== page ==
When I look back to the highlight of the gaming event calendar that is E3, which is always overflowing with ideas, demonstrations and rumours, one a few years back in 2006 really irritates every bone in my body. Bill Gates stepped up onto the stage and spoke regarding Live Anywhere for Windows Vista and mobile devices and how it would expand the Xbox Live service onto other platforms. This makes complete sense when you consider how many computers with Windows exist and would surely leave online rivals like Sony’s PlayStation Network far behind.
Recently Microsoft announced the Windows Mobile 7 Series for Mobile Phones, taking elements from the new Zune HD and more importantly adding Xbox Live features. Not only can you log in to your Xbox Live account, but you can also view and edit your avatar in full 3D, play multiplayer games, unlock achievements, view messages and invitations and all from this new portable device.
So why as I sit here using Windows 7, the successor to Vista, I still await a fully featured desktop variant of Live Anywhere so I can experience the wonders of the Xbox Live service from my computer while I browse the web or type a document? Unless you happen to own one of the very few Windows Live Anywhere compatible games, your Xbox Live connection remains entrenched with your Xbox 360 console. This is surely a missed opportunity.
Imagine a Windows 7 experience where you can quickly view your Gamercard, friends list, messages, invites, avatar, on screen notifications and join Party and Private Chats all from your computer. It seems like a no brainer to me and I am sure I am not alone in this thought either.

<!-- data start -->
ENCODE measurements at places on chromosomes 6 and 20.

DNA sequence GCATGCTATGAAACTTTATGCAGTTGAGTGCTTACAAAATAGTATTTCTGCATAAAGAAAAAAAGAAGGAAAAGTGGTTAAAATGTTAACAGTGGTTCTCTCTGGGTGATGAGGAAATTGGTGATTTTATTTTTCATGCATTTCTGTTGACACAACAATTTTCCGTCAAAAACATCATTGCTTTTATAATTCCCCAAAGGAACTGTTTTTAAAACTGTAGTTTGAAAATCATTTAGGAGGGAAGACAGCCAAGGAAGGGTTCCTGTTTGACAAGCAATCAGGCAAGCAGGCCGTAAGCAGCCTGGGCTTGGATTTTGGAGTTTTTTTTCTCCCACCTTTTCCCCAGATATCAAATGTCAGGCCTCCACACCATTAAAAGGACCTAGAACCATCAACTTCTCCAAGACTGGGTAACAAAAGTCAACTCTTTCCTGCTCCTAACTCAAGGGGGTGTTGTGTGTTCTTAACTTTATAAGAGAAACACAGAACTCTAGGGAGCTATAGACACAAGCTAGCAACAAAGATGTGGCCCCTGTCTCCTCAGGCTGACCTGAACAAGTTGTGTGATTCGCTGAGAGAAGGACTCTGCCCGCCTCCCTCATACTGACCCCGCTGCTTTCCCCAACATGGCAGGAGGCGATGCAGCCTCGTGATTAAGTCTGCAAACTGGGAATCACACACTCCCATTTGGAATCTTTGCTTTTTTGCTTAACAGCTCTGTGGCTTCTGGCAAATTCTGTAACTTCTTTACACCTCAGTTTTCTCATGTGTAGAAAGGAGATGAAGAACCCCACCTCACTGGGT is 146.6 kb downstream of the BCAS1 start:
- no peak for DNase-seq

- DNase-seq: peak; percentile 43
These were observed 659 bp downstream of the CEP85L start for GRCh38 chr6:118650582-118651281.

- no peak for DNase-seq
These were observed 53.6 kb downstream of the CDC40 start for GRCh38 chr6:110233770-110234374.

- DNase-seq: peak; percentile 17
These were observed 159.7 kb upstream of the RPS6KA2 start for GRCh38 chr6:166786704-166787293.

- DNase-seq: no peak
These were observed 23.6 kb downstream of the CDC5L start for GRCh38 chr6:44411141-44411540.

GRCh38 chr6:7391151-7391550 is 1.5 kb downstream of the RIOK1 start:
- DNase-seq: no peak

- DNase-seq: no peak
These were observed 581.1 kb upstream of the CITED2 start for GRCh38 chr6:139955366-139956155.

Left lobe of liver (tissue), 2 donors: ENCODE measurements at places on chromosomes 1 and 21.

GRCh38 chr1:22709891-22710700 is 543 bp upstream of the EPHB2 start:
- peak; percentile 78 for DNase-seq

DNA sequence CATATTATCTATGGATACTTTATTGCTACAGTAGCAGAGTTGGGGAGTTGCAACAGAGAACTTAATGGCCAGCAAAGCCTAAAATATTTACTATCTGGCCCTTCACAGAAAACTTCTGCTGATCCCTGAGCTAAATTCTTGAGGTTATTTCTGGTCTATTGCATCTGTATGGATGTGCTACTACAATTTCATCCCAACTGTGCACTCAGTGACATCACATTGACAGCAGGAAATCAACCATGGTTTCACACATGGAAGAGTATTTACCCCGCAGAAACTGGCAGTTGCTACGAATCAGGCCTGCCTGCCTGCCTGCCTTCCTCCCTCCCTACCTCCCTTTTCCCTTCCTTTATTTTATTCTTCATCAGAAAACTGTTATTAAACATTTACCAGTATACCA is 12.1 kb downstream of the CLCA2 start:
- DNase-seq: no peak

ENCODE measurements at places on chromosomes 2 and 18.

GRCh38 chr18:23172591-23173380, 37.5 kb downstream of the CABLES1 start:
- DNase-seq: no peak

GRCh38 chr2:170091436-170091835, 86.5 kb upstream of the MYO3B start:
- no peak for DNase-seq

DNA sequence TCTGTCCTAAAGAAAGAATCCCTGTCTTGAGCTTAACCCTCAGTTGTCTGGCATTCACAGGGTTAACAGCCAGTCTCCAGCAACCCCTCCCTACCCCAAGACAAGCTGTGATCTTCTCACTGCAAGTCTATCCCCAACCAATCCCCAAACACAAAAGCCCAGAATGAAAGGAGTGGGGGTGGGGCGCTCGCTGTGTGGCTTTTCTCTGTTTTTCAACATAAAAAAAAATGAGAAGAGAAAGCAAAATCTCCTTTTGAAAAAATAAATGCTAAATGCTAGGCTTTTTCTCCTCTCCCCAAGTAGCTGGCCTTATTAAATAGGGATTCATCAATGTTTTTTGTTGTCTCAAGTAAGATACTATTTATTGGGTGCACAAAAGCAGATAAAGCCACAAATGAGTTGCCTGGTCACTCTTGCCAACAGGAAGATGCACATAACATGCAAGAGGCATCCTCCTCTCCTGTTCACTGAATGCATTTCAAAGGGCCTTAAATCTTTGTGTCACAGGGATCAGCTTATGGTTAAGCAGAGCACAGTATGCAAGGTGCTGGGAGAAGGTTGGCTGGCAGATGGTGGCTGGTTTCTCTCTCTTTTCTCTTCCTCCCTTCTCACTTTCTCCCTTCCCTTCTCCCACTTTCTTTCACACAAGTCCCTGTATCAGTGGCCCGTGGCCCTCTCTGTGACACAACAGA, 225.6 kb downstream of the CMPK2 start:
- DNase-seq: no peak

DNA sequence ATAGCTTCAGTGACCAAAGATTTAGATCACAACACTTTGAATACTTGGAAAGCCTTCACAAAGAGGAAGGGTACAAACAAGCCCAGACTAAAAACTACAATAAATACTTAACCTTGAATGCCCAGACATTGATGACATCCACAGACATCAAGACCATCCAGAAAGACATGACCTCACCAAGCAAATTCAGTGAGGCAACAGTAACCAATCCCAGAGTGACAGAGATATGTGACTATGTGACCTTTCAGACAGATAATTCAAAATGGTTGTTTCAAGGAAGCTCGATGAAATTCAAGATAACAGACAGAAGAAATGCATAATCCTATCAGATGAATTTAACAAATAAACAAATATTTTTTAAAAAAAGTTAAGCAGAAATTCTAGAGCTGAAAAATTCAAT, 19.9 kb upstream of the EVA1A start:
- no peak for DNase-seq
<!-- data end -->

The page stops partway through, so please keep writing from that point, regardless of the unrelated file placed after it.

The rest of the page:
What makes this even more difficult to bear is when you divulge in one of the Windows Live Anywhere titles, the interface for accessing your Xbox Live information is actually really well thought out. Although you don’t have access to your created avatar or Party Chats, pretty much everything else is already there, so why oh why isn’t there a lovely well polished desktop version to further engage our enthusiasm for this fantastic multiplayer service?
I should point out that the above image I created as a mock of how it could look within the desktop of Windows. The interface is taken from Halo 2 PC and copied onto a Windows 7 wallpaper and yet even with this simple copy and paste job, it fits in so well.
Who knows maybe the removal of original Xbox games accessing Xbox Live will allow some progress in this area and I hope many of you reading this feel the same as I do, that this is a feature we would all relish.